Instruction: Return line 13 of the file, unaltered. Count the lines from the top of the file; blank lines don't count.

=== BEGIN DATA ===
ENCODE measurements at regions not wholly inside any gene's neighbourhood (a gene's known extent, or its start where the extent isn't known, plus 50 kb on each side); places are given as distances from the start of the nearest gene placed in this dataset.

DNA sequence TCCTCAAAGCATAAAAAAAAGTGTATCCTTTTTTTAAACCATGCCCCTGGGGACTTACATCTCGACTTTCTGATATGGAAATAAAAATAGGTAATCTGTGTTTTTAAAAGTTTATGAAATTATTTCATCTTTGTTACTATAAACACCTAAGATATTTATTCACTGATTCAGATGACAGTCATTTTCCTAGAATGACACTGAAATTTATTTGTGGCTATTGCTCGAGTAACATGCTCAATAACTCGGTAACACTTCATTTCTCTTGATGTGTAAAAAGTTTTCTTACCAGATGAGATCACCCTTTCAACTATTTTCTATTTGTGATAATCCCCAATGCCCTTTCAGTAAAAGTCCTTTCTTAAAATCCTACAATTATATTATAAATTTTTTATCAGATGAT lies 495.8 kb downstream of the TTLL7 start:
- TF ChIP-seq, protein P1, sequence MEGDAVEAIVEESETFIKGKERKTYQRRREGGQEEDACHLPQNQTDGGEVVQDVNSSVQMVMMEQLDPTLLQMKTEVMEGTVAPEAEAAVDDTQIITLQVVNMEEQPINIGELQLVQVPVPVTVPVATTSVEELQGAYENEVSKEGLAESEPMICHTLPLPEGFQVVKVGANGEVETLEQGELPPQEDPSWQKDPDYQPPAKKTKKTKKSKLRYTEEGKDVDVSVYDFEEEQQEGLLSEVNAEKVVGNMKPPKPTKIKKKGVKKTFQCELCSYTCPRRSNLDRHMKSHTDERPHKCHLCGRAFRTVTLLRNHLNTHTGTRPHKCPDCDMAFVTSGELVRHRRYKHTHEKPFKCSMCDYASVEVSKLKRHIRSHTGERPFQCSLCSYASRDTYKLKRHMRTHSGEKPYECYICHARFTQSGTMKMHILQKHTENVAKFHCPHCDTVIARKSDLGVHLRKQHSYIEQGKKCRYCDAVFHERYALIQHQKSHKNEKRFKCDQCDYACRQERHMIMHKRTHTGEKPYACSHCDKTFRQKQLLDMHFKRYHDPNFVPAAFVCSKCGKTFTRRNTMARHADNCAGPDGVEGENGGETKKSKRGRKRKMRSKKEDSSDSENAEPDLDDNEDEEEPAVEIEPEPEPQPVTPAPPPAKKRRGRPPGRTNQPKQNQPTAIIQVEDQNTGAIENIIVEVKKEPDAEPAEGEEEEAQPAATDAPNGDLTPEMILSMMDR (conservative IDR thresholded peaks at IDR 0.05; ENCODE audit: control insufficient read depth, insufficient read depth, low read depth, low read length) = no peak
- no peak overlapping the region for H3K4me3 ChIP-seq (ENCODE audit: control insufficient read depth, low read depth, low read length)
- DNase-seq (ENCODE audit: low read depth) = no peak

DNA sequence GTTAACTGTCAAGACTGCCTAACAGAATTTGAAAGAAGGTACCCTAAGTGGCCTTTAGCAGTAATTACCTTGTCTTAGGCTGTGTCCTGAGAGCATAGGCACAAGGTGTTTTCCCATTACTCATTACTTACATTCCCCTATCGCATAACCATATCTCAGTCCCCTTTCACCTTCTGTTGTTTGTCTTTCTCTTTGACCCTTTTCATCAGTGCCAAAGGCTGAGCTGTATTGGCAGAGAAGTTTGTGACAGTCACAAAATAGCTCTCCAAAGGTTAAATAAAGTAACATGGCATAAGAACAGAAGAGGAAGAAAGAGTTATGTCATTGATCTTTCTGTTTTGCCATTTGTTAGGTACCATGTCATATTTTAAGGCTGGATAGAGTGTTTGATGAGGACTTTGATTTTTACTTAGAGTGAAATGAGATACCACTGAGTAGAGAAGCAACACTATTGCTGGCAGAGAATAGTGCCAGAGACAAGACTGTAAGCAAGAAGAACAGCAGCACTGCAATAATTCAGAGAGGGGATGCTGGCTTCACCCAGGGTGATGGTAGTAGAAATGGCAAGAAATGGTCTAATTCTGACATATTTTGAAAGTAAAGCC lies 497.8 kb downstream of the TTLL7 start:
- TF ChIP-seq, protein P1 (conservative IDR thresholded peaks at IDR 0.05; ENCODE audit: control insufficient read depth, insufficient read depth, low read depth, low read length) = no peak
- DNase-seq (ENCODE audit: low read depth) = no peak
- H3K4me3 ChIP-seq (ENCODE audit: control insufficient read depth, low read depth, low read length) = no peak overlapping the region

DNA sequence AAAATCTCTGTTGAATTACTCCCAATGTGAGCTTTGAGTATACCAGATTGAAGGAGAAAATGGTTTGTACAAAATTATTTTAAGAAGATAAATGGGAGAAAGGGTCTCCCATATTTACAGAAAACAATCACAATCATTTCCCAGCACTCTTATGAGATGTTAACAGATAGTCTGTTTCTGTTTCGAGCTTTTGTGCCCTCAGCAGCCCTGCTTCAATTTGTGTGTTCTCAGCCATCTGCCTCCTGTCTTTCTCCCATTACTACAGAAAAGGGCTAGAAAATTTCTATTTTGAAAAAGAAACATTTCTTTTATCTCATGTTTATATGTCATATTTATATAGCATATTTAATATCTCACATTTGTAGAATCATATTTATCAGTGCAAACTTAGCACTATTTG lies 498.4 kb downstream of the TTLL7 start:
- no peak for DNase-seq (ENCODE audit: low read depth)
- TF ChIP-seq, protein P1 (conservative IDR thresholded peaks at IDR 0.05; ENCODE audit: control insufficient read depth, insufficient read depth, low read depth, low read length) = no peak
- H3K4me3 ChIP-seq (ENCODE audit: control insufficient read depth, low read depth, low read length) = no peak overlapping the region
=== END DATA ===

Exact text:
- H3K4me3 ChIP-seq (ENCODE audit: control insufficient read depth, low read depth, low read length) = no peak overlapping the region